We all know the drill—data is exploding in size, but it’s not just the volume of data that is wreaking havoc on organizations. It’s how quickly it’s growing, how many different forms it can take, and how it’s constantly changing. And that’s just scratching the surface. How can the potential of data truly be harnessed? The database technologies for organizing the data that we generate and manipulate continue to morph and multiply. The hugely successful relational database management systems (RDBMSs) continue to soldier on using principles now over 40 years old, while newer database technologies have come along and been widely adopted to address specific needs in the data storage, management, and analytics space. Over the next few weeks, I’ll be going through the evolution of database technology at a 50,000 foot level to highlight the old and the new, how they’re used today, and what vendors to keep an eye on.

Topics: Big Data Data Management database rdbms NoSQL SQL ESG Lab

Oracle Strikes Back

IT is a global game of king of the mountain. The view is lovely from the top, but everyone else is looking to pull you down with new innovations in products, better services, and disruptive go-to-market strategies. Oracle has long held the crown for databases and a number of related business applications, yet is surely feeling some pressure from the ravenous hordes below. Two popular angles of attack have been in-memory and/or NoSQL databases. The goal of players such as Amazon (with DynamoDB), Apache Cassandra, MemSQL, MarkLogic, MongoDB, NuoDB, and many others has been to differentiate on the capabilities of their newer platforms to hopefully displace, or more likely find a niche alongside, the popular Oracle database. Even other industry titans like IBM (with DB2 BLU Acceleration) and Microsoft (with SQL Server 2014) have brought in-memory options to market with great fanfare.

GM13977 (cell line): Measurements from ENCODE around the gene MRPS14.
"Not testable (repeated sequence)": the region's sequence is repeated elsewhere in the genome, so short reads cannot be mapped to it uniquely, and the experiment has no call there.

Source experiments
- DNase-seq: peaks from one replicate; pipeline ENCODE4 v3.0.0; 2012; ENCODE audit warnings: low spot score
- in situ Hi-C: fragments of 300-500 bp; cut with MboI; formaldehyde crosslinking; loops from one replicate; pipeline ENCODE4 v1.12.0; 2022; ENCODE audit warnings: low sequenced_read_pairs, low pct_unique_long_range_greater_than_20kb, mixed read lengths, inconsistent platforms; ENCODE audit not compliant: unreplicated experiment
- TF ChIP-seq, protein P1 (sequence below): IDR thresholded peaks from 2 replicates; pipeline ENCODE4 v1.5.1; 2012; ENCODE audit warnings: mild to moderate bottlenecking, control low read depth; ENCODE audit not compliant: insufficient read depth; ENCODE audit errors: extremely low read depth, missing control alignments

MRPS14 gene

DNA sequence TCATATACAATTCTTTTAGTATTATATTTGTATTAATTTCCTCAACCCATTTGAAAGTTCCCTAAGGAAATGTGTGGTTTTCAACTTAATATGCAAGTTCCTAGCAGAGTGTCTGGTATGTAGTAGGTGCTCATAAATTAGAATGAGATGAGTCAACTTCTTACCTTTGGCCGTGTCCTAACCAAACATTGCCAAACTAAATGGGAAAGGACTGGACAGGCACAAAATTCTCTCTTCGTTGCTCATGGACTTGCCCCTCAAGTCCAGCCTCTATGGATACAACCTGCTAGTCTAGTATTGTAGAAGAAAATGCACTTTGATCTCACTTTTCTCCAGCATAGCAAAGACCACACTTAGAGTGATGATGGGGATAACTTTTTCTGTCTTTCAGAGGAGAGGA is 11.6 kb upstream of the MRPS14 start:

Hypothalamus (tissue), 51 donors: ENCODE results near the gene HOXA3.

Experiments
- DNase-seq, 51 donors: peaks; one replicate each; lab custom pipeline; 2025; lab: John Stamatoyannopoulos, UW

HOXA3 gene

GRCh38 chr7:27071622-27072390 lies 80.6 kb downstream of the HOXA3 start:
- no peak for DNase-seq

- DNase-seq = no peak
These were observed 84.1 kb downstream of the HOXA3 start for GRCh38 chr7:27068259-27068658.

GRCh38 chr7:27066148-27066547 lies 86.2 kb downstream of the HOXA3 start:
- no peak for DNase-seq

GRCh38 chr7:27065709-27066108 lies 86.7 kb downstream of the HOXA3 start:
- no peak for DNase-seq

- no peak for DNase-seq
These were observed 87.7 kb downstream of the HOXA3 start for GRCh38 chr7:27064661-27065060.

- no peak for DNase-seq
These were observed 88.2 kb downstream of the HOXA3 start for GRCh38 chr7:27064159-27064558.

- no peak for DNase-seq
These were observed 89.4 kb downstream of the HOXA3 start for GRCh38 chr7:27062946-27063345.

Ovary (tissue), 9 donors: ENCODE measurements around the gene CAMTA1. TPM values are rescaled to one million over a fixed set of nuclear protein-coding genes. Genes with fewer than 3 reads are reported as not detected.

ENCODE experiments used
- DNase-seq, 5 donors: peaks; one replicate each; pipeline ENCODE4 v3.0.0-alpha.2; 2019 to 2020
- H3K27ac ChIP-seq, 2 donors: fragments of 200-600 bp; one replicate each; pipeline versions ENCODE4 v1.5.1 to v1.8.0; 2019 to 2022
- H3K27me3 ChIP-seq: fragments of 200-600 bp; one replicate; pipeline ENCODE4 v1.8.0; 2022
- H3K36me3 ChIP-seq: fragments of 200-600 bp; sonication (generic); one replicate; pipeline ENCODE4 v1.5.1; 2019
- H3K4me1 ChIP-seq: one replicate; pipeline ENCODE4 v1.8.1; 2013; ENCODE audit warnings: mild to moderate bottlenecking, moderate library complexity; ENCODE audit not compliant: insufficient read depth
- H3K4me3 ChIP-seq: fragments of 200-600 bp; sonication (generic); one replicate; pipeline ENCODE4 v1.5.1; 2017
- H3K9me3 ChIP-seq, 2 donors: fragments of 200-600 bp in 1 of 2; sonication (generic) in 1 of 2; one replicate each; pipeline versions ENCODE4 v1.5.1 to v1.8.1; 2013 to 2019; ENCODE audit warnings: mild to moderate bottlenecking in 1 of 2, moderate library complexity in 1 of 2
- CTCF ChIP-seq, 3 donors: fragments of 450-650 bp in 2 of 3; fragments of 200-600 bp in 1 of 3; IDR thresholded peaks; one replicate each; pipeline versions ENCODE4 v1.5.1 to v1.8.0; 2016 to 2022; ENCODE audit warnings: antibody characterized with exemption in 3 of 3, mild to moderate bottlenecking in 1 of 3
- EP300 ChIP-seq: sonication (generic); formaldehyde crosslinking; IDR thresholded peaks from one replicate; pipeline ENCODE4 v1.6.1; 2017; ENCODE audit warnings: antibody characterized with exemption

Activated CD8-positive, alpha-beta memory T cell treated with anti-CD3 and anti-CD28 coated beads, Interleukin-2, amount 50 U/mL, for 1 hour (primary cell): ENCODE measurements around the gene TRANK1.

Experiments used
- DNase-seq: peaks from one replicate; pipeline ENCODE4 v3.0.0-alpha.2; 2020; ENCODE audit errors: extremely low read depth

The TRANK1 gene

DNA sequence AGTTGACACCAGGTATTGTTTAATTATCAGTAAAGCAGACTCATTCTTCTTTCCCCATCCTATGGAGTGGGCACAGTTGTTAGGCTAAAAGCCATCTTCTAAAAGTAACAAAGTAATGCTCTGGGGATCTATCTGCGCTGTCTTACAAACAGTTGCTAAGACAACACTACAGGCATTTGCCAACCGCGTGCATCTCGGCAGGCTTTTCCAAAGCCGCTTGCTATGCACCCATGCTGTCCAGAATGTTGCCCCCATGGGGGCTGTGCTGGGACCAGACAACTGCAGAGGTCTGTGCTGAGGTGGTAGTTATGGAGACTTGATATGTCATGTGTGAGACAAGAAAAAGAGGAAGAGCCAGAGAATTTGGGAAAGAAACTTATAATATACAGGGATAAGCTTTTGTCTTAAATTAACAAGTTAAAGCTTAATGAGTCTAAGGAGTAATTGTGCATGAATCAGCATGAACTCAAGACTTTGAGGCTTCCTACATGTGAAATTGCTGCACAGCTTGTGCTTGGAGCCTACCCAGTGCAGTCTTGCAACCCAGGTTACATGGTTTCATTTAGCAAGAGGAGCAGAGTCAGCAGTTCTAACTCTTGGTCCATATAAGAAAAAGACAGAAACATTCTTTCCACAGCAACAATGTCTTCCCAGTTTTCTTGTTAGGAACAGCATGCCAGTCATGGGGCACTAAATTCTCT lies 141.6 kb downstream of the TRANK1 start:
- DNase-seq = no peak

Topics: IBM Microsoft Big Data Hadoop Enterprise Software Data Management Oracle Amazon NoSQL Cloudera Apache MemSQL MongoDB

Actian Means Big Data Action, Must Pursue Big Data Execution

Actian Corporation ("Actian"), with backing from Garnett & Helfrich Capital, stands alone as the big data vendor with the bravado to charge down the acquisition path towards big data critical mass. Between start-up business intelligence ("BI")/analytics vendors, and Not Only SQL ("NoSQL") database vendors, other venture capital firms have invested roughly $1.5 billion in early stage big data related vendors. While large, established vendors playing in big data have made major acquisitions and investments down through the years, such as Microsoft, IBM, Oracle, SAP, SAS, and Teradata, not even these major players have placed, proportionally speaking, such a big bet on big data as Actian.